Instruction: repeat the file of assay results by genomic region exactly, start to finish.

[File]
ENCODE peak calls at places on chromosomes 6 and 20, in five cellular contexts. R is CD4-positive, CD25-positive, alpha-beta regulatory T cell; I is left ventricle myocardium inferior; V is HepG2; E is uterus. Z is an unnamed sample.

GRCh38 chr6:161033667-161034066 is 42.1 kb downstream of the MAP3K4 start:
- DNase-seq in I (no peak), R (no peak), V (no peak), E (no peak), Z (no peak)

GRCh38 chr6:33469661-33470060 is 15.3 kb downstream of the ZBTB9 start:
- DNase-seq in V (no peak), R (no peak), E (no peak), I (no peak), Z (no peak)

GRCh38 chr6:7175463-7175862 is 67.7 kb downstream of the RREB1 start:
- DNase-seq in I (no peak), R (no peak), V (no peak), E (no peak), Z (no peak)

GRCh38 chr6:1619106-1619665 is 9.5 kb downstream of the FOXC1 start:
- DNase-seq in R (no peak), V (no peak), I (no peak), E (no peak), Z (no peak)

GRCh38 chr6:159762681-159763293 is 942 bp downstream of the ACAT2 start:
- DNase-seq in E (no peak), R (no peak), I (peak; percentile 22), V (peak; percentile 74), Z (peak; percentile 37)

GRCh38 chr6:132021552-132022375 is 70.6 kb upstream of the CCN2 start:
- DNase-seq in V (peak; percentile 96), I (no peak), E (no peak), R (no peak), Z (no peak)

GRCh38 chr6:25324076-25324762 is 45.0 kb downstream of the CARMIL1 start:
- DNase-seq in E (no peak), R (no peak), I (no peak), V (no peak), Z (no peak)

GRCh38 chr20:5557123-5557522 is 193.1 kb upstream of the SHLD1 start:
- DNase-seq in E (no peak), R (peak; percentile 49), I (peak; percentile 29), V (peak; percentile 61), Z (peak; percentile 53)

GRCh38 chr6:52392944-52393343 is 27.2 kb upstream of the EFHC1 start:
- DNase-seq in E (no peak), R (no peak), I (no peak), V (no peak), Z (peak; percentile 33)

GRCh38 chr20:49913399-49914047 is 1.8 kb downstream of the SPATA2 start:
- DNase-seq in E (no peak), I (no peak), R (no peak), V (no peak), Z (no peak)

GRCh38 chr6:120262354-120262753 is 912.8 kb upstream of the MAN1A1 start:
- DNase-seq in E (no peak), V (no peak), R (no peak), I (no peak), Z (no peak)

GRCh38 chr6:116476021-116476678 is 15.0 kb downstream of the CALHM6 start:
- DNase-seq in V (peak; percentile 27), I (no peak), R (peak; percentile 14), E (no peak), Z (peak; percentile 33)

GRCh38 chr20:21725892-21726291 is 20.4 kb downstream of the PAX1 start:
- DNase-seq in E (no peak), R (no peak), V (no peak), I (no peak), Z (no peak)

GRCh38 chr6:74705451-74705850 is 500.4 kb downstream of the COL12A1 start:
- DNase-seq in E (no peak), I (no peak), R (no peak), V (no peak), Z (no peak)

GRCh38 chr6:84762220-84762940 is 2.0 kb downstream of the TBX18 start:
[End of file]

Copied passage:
ENCODE peak calls at places on chromosomes 6 and 20, in five cellular contexts. R is CD4-positive, CD25-positive, alpha-beta regulatory T cell; I is left ventricle myocardium inferior; V is HepG2; E is uterus. Z is an unnamed sample.

GRCh38 chr6:161033667-161034066 is 42.1 kb downstream of the MAP3K4 start:
- DNase-seq in I (no peak), R (no peak), V (no peak), E (no peak), Z (no peak)

GRCh38 chr6:33469661-33470060 is 15.3 kb downstream of the ZBTB9 start:
- DNase-seq in V (no peak), R (no peak), E (no peak), I (no peak), Z (no peak)

GRCh38 chr6:7175463-7175862 is 67.7 kb downstream of the RREB1 start:
- DNase-seq in I (no peak), R (no peak), V (no peak), E (no peak), Z (no peak)

GRCh38 chr6:1619106-1619665 is 9.5 kb downstream of the FOXC1 start:
- DNase-seq in R (no peak), V (no peak), I (no peak), E (no peak), Z (no peak)

GRCh38 chr6:159762681-159763293 is 942 bp downstream of the ACAT2 start:
- DNase-seq in E (no peak), R (no peak), I (peak; percentile 22), V (peak; percentile 74), Z (peak; percentile 37)

GRCh38 chr6:132021552-132022375 is 70.6 kb upstream of the CCN2 start:
- DNase-seq in V (peak; percentile 96), I (no peak), E (no peak), R (no peak), Z (no peak)

GRCh38 chr6:25324076-25324762 is 45.0 kb downstream of the CARMIL1 start:
- DNase-seq in E (no peak), R (no peak), I (no peak), V (no peak), Z (no peak)

GRCh38 chr20:5557123-5557522 is 193.1 kb upstream of the SHLD1 start:
- DNase-seq in E (no peak), R (peak; percentile 49), I (peak; percentile 29), V (peak; percentile 61), Z (peak; percentile 53)

GRCh38 chr6:52392944-52393343 is 27.2 kb upstream of the EFHC1 start:
- DNase-seq in E (no peak), R (no peak), I (no peak), V (no peak), Z (peak; percentile 33)

GRCh38 chr20:49913399-49914047 is 1.8 kb downstream of the SPATA2 start:
- DNase-seq in E (no peak), I (no peak), R (no peak), V (no peak), Z (no peak)

GRCh38 chr6:120262354-120262753 is 912.8 kb upstream of the MAN1A1 start:
- DNase-seq in E (no peak), V (no peak), R (no peak), I (no peak), Z (no peak)

GRCh38 chr6:116476021-116476678 is 15.0 kb downstream of the CALHM6 start:
- DNase-seq in V (peak; percentile 27), I (no peak), R (peak; percentile 14), E (no peak), Z (peak; percentile 33)

GRCh38 chr20:21725892-21726291 is 20.4 kb downstream of the PAX1 start:
- DNase-seq in E (no peak), R (no peak), V (no peak), I (no peak), Z (no peak)

GRCh38 chr6:74705451-74705850 is 500.4 kb downstream of the COL12A1 start:
- DNase-seq in E (no peak), I (no peak), R (no peak), V (no peak), Z (no peak)

GRCh38 chr6:84762220-84762940 is 2.0 kb downstream of the TBX18 start: